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EU countries agree on supply chain law

The planned EU supply chain law has overcome a crucial hurdle – despite resistance in the German federal government: a sufficient majority of EU states support the law to protect human rights.

After weeks of debate, the majority of EU states have voted for a common European supply chain law. The Belgian Presidency announced this on the online platform X. The European Parliament must now also approve the proposal. But this is considered safe.

The law is intended to ensure that European companies ensure compliance with human rights and environmental standards in their supply chains – including their suppliers. In the future, companies will have to document across Europe that the products they import from third countries do not lead to child labor or environmental damage.

Law weakened

The adopted draft law provides for less strict rules than the original draft. First of all, the EU supply chain law should apply to companies with 500 or more employees and a global turnover of more than 150 million euros per year.

The new draft now applies to companies with 1,000 or more employees. The annual sales threshold is 450 million euros. The possibility of civil liability has also been weakened. EU member states, the EU Parliament and the Commission had already agreed on the law in December.

FDP did not want to support the law

In Germany, the FDP vetoed the law. The Liberals fear, for example, that companies will withdraw from Europe for fear of bureaucracy and legal risks. That is why the federal government abstained from the vote in Brussels. An abstention in the committee acts as a no vote.

Since then, it has remained unclear whether a majority could be achieved for the directive despite Germany's abstention. For adoption, a majority of at least 15 member states with an EU population of at least 65 percent was required. This qualified majority has now been achieved. Even without Germany.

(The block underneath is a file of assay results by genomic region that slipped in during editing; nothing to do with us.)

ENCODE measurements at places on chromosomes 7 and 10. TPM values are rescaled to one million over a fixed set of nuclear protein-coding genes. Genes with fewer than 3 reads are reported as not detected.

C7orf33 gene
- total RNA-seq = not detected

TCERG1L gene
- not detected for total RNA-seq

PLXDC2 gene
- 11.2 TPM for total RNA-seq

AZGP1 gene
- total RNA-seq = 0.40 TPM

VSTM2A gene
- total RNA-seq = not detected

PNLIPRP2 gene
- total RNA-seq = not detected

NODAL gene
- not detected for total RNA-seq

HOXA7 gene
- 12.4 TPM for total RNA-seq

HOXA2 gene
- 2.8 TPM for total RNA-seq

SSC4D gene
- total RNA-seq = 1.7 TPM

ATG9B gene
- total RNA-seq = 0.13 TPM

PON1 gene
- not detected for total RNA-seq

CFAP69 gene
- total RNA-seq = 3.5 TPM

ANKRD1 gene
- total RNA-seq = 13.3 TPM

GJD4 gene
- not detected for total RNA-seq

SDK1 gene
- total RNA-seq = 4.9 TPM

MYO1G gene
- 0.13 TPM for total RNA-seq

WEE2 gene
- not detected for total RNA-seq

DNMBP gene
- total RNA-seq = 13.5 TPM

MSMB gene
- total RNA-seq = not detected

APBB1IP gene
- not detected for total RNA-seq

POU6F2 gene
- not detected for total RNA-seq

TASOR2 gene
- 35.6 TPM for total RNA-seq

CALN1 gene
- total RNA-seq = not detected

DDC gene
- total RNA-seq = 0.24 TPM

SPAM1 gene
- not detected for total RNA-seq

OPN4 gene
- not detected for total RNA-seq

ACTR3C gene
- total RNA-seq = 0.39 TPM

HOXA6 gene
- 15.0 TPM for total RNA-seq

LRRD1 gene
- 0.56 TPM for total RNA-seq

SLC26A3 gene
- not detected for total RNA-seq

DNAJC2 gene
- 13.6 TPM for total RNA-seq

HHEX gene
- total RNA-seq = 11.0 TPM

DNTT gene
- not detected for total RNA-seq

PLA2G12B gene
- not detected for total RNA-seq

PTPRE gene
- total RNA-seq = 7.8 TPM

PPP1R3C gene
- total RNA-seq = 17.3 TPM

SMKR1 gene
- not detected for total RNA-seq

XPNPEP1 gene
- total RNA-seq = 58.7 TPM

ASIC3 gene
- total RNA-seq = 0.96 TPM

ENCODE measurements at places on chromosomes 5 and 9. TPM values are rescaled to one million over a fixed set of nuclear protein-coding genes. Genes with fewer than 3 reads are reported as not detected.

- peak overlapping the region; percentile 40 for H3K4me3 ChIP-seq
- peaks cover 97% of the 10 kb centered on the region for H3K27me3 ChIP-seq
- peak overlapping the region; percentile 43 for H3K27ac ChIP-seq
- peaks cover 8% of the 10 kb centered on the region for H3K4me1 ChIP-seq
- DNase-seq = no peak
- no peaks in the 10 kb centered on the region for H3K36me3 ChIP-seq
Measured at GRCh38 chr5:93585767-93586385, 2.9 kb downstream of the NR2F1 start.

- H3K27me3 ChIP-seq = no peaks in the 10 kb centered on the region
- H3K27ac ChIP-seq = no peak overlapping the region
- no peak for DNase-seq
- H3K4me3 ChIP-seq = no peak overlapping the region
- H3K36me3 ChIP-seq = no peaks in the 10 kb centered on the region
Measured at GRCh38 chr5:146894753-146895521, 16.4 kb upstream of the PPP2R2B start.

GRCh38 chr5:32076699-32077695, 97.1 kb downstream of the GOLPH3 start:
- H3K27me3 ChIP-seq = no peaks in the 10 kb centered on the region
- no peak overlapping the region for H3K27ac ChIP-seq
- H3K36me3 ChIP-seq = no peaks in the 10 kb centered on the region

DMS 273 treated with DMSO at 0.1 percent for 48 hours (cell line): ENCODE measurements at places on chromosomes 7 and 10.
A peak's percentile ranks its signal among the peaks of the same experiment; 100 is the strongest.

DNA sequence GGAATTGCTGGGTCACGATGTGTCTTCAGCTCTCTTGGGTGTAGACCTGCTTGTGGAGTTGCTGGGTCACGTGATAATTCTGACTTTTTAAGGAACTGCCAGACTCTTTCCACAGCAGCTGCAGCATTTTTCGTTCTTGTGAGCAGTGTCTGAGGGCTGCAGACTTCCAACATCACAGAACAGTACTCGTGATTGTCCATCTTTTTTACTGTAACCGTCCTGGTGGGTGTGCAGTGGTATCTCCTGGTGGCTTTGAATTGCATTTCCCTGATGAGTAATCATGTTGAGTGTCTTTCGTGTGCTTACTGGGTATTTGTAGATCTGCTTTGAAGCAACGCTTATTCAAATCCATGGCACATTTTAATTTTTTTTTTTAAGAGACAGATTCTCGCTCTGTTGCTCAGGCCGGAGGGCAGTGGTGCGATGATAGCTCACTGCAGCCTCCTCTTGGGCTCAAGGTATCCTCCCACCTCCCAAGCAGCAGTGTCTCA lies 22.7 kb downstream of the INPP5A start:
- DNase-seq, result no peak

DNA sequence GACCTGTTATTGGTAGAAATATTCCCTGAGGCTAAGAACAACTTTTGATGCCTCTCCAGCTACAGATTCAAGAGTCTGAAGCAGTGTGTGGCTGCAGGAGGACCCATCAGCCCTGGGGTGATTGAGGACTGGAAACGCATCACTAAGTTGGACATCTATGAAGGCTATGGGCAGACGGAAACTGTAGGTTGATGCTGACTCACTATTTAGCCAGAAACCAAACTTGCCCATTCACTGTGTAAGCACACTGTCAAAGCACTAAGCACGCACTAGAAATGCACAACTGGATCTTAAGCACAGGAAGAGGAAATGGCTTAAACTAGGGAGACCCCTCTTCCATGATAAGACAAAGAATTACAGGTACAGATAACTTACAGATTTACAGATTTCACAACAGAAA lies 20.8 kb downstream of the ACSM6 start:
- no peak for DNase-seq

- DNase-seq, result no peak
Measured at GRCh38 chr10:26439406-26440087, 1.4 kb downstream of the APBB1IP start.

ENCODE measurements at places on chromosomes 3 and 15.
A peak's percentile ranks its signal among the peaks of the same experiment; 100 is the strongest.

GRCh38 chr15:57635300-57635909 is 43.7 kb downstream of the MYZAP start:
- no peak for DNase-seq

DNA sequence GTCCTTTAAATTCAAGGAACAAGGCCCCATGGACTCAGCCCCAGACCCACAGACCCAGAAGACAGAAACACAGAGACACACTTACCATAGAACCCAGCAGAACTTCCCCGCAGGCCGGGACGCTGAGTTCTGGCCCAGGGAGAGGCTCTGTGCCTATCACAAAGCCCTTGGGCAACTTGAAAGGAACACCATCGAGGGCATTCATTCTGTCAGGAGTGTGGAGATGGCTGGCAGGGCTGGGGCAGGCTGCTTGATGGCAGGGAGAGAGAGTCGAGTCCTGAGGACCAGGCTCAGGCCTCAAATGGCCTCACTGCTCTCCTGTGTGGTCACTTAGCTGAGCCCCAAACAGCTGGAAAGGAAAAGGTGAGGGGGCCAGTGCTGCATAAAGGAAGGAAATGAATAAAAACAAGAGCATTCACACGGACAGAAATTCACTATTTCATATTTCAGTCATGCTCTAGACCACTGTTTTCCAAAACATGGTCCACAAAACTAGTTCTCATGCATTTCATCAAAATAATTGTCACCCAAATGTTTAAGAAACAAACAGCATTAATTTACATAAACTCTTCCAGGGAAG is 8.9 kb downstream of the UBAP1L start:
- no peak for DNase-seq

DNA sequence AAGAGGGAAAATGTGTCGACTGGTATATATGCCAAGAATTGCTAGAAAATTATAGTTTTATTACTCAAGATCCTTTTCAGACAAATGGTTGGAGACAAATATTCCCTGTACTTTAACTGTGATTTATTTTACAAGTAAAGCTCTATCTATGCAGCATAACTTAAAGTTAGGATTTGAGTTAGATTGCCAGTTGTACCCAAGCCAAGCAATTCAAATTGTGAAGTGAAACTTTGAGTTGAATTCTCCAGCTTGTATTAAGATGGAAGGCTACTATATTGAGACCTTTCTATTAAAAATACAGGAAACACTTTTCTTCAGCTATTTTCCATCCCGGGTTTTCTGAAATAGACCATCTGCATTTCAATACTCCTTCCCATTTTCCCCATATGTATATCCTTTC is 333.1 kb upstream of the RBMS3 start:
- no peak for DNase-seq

Praise from the SPD, criticism from business

Politicians from the SPD and the Greens supported the project. The disagreements led to an open exchange of blows in the traffic light coalition. Accordingly, Federal Labor Minister Hubertus Heil welcomed the decision in Brussels: “This is good for human rights and the German economy, because it means we are creating fair competitive conditions for all companies in Europe.” The SPD politician played a leading role in negotiating the directive at EU level.

CDU MEP Axel Voss said that because of its weakened scope, fewer companies would be affected by the EU supply chain law than by its German counterpart. However, he sharply criticized the fact that the changes had not been negotiated with Parliament.

The President of the Federation of German Industries, Siegfried Russwurm, complained that the law was a further setback for Europe's competitiveness. “The result is not a victory for human rights, but a victory for bureaucracy,” explained the President of the BGA foreign trade association, Dirk Jandura.

The renegotiations in recent weeks have brought about changes that are positive from the perspective of the economy, said the President of the German Chamber of Commerce and Industry, Peter Adrian. “However, it remains a major burden for companies to control global supply chains and direct and indirect business partners.”

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